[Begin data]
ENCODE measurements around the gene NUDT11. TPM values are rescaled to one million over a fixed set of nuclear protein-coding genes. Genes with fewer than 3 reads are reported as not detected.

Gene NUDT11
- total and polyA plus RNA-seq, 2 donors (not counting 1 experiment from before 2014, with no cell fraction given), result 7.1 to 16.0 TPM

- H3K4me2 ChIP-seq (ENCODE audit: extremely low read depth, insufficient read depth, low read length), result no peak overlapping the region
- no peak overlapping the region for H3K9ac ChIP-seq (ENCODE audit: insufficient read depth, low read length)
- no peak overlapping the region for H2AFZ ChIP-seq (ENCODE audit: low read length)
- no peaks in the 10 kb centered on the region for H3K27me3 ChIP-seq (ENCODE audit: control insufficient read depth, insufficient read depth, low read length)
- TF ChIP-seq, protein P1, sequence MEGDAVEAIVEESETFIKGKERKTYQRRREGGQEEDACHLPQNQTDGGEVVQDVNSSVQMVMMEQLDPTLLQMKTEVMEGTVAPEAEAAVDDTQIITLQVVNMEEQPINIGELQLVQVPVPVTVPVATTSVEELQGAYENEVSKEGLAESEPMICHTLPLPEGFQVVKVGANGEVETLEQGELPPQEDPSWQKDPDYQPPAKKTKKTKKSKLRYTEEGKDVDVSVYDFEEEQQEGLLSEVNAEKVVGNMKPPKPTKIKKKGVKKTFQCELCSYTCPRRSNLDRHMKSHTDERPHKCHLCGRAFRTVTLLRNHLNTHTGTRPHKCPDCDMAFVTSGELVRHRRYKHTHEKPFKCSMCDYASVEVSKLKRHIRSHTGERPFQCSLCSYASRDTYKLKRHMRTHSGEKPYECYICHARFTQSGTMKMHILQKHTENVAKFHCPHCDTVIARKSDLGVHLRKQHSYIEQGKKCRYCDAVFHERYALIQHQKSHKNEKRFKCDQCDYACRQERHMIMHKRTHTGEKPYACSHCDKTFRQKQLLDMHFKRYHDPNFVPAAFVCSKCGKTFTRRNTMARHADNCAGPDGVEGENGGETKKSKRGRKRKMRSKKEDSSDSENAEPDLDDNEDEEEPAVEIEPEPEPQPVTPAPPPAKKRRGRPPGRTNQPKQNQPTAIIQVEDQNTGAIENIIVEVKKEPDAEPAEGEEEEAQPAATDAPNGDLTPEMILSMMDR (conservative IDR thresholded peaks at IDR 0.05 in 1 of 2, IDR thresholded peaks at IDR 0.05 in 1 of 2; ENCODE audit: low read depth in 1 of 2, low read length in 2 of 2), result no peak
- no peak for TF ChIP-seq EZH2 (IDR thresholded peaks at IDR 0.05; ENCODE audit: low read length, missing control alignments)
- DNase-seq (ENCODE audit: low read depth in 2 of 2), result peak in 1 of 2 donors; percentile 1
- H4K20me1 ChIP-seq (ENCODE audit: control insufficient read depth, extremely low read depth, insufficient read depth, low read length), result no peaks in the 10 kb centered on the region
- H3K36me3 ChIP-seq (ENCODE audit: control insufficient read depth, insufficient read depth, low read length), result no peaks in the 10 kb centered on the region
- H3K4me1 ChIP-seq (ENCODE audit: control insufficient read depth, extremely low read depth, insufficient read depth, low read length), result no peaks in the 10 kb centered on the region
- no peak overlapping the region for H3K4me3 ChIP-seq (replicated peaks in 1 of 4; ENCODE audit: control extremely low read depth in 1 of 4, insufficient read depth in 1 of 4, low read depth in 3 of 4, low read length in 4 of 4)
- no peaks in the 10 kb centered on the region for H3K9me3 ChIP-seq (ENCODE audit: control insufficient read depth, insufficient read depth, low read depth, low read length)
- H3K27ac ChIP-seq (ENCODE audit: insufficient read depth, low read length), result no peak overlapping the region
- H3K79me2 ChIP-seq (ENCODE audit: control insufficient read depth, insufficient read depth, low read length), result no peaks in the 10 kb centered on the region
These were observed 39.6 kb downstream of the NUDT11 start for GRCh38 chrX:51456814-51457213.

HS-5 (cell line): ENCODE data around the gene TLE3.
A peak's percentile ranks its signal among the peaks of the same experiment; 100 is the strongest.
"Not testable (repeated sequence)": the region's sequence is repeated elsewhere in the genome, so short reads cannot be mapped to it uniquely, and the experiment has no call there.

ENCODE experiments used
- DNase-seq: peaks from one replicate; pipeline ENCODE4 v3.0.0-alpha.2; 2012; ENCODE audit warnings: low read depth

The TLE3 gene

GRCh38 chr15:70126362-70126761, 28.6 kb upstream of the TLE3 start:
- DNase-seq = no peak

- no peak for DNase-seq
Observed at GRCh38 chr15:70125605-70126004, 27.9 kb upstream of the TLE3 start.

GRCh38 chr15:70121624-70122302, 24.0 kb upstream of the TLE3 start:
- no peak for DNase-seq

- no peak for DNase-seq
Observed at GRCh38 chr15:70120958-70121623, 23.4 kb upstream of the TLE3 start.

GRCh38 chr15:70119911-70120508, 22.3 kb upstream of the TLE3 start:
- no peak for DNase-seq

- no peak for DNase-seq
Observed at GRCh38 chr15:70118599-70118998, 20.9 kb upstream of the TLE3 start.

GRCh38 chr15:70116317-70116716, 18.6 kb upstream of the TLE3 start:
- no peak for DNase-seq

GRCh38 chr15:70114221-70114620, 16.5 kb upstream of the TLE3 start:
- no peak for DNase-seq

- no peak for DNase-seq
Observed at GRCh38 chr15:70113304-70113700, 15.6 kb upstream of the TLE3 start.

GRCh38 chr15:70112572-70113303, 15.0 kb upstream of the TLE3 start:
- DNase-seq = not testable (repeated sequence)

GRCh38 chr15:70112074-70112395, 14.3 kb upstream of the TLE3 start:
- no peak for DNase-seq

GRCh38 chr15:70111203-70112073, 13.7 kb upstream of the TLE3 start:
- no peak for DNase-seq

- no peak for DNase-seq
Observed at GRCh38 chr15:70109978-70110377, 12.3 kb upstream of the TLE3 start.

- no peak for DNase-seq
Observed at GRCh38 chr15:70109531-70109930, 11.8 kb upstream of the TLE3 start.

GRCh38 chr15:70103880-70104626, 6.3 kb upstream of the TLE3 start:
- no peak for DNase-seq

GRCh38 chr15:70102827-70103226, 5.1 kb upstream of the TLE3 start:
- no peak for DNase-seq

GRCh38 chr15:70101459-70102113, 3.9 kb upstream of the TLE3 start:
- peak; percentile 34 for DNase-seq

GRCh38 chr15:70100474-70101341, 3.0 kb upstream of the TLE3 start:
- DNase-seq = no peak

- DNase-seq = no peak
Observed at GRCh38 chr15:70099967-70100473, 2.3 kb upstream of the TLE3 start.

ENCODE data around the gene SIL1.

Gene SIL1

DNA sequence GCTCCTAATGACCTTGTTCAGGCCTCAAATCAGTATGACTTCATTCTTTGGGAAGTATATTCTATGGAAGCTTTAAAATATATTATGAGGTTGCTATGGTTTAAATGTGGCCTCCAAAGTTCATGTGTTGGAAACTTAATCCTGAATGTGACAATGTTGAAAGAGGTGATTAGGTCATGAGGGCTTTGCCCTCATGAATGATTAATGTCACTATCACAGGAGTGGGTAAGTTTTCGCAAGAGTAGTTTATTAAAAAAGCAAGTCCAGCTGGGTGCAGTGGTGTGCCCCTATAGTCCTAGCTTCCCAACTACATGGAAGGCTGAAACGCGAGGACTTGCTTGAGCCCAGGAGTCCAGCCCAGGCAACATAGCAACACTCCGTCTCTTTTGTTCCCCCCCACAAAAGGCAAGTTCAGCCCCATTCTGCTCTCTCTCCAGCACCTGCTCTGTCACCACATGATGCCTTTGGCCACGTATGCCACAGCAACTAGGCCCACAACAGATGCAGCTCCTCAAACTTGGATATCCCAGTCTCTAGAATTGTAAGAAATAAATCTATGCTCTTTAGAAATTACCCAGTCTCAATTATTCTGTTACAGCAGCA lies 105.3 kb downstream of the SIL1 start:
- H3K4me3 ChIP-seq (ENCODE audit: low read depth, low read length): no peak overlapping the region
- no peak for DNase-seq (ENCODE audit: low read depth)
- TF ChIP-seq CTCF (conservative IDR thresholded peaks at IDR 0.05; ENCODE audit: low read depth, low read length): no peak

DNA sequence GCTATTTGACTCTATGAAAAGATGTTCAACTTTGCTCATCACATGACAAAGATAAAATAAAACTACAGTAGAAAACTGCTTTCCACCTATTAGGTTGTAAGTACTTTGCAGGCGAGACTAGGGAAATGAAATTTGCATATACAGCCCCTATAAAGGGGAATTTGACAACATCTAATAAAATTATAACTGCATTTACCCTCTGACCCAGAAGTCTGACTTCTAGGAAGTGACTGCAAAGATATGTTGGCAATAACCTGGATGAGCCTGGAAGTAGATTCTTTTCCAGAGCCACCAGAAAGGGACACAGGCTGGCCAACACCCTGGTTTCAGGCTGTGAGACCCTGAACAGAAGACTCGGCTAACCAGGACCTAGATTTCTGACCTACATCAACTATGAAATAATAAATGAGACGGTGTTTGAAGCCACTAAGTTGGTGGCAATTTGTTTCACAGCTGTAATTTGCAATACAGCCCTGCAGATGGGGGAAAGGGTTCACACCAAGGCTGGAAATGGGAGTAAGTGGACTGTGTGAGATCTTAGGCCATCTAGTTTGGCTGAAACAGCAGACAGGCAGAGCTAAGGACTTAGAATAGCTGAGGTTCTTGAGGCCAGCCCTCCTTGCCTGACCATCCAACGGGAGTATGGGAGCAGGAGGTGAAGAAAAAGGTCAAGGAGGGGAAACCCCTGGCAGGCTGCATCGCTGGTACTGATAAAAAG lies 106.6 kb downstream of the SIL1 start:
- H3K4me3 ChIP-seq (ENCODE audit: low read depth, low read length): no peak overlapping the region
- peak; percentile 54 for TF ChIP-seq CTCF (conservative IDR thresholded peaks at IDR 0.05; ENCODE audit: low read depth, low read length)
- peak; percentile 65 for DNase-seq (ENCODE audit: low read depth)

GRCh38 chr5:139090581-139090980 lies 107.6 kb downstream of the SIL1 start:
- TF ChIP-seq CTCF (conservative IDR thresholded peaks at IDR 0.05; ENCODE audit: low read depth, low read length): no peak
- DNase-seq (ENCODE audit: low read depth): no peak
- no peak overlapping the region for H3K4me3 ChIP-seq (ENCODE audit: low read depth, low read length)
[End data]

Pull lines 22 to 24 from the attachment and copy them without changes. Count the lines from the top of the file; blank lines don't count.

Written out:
ENCODE experiments used
- DNase-seq: peaks from one replicate; pipeline ENCODE4 v3.0.0-alpha.2; 2012; ENCODE audit warnings: low read depth

The TLE3 gene